Even without failure data, unsupervised machine learning techniques can be used to identify normal and faulty behavior. For example, data could be collected from several sensors on an aircraft engine. A dimensionality reduction technique such as principal component analysis (PCA) could then be used to reduce the sensor data into a low-dimensional representation for visualization and analysis. In this representation, healthy equipment data may be centered around a normal operating point, while unhealthy equipment may be seen as moving away from normal conditions.

Obstacle 4: Understanding Failures but Not Being Able to Predict Them

There’s a big difference between identifying a failure source and knowing how to predict it. That’s why engineers need to clearly define their goals—such as longer cycles and decreased downtime—and think about how a predictive maintenance algorithm affects them. They then should build a framework to test algorithms and estimate their performance, so they can get immediate feedback during design iterations. They can then use this framework to test simple models and apply their knowledge of the data to try more complex model types. They should keep things small, validate against data, and iterate until they are confident with their results.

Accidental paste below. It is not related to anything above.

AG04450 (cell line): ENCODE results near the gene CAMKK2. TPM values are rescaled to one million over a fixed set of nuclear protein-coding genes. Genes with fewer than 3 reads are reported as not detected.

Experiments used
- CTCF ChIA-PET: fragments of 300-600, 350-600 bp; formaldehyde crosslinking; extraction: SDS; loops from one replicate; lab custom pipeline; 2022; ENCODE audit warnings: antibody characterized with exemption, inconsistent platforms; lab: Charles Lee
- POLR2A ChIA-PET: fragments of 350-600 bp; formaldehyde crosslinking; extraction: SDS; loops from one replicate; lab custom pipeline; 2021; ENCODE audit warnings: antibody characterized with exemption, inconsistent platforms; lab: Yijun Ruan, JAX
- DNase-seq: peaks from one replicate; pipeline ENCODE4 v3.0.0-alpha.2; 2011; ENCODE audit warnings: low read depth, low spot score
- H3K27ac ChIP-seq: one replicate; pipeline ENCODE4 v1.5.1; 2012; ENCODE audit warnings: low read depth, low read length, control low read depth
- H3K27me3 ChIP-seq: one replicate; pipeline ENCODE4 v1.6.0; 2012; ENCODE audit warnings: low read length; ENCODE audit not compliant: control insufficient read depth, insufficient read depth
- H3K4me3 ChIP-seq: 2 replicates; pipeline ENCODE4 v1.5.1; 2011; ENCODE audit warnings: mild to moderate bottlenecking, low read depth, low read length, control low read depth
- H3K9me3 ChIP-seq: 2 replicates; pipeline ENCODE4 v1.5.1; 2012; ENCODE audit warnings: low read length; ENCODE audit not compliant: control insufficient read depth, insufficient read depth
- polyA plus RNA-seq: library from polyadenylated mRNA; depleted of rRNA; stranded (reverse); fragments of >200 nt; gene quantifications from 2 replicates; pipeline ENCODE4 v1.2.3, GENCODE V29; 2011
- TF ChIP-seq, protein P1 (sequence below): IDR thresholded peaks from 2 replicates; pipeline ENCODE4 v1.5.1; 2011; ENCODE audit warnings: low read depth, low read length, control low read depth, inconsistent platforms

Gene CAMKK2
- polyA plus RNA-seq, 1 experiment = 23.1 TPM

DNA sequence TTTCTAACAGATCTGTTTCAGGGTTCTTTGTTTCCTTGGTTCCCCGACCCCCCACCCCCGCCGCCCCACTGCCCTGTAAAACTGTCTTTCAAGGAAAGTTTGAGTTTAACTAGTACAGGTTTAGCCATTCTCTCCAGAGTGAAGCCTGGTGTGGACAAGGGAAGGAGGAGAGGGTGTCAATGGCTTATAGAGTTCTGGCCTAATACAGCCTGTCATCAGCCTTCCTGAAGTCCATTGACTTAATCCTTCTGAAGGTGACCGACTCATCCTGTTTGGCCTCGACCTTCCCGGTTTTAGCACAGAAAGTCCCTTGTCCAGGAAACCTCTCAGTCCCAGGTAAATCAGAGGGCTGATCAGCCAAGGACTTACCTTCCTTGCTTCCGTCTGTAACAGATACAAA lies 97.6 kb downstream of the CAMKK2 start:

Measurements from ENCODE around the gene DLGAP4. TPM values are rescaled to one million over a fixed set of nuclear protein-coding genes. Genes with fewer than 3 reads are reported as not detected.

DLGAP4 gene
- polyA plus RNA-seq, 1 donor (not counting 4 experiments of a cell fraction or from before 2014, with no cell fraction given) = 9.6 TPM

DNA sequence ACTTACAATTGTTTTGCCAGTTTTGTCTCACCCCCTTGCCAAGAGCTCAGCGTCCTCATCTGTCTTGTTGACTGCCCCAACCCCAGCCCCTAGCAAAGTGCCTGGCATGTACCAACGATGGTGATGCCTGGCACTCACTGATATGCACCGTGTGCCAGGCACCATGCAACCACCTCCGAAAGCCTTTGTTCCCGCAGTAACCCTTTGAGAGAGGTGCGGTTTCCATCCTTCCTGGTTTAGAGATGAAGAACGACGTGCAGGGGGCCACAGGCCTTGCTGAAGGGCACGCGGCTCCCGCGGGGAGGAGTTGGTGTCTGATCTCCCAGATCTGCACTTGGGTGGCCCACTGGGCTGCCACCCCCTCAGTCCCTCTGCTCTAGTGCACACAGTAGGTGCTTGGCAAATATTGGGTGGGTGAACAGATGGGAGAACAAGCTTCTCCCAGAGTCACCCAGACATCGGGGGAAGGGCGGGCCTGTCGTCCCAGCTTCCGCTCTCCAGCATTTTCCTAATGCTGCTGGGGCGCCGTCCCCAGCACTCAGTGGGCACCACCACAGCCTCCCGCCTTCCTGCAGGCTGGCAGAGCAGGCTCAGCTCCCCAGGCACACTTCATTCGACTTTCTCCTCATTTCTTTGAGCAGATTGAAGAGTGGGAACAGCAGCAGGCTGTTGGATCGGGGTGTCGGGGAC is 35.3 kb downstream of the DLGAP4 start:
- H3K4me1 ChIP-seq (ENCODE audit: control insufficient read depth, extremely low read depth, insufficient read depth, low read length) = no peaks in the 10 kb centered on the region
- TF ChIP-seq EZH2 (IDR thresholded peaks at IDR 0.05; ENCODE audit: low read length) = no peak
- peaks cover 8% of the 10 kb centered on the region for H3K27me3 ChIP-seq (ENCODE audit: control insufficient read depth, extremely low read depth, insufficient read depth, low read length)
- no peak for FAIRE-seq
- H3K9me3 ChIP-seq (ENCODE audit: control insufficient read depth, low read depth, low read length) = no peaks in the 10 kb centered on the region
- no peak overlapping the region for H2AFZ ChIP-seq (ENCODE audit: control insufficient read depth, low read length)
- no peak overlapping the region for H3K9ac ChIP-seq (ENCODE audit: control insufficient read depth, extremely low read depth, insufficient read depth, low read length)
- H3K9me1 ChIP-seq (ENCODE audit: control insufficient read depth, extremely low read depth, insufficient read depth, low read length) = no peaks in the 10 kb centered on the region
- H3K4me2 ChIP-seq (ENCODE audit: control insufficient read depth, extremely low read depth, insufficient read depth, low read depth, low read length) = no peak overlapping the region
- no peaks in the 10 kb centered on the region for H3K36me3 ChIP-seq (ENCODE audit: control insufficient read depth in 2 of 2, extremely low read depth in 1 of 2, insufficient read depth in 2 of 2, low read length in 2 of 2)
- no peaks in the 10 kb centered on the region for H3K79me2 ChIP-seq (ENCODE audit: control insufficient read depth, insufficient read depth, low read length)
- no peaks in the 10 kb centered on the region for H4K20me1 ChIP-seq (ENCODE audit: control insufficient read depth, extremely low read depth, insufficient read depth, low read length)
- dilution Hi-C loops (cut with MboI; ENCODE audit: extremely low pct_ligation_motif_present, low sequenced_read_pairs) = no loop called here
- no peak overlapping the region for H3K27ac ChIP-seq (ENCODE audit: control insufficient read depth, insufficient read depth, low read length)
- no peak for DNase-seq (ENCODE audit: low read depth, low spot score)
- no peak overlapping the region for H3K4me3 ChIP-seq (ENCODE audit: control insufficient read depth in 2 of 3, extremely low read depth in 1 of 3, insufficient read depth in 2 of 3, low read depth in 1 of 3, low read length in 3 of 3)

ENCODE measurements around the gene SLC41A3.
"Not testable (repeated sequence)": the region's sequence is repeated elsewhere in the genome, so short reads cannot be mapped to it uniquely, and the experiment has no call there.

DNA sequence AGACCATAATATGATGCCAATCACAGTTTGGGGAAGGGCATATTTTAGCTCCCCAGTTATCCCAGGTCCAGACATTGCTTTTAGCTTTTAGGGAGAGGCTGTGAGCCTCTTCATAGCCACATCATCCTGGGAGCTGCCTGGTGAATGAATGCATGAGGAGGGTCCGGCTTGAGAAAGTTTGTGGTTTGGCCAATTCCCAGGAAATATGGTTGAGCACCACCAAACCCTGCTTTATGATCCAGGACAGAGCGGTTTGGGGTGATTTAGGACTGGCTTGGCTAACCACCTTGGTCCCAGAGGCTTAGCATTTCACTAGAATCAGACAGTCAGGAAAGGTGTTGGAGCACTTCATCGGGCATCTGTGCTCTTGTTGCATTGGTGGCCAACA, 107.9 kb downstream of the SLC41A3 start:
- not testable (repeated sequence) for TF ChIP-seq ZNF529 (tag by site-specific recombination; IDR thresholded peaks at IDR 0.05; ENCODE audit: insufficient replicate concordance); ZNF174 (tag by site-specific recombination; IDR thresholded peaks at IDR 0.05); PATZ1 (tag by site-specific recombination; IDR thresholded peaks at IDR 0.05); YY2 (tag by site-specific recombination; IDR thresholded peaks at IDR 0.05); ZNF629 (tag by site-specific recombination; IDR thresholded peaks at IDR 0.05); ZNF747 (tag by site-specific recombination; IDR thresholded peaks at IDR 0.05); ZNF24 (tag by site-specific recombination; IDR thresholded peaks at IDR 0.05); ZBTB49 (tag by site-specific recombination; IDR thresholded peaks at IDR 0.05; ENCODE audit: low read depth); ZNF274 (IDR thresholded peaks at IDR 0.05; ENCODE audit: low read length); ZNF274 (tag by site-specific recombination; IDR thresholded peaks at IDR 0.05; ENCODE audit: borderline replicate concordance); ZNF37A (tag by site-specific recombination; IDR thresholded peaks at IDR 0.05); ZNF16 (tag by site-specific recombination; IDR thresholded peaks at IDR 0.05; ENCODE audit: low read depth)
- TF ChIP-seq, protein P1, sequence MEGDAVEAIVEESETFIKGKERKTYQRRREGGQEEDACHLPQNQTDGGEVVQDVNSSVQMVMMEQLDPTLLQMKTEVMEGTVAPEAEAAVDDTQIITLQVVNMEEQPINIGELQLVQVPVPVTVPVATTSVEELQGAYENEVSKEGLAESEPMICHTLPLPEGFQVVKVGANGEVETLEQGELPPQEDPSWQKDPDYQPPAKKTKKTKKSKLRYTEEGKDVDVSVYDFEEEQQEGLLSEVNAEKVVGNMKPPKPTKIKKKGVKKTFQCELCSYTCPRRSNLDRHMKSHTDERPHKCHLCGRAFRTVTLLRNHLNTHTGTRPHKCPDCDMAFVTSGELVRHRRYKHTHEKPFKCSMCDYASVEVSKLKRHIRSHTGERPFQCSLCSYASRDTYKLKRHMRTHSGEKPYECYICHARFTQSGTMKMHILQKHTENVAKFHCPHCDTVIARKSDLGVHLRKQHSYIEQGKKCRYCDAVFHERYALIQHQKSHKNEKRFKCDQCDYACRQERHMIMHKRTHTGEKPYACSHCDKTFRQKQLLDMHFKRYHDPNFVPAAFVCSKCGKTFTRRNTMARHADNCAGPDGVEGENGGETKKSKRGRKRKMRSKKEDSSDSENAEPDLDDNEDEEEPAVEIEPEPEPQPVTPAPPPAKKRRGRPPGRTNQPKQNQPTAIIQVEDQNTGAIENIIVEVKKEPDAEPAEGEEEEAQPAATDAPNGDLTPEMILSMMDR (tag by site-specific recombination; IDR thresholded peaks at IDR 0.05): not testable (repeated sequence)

Obstacles aside, data scientists and engineers can take solace in realizing that predictive maintenance is an achievable goal if they can locate the best balance of tools and guidance. The onus though is on engineers and data scientists to determine the features, methods, and models that work best for them—and keep iterating until they fully master these techniques.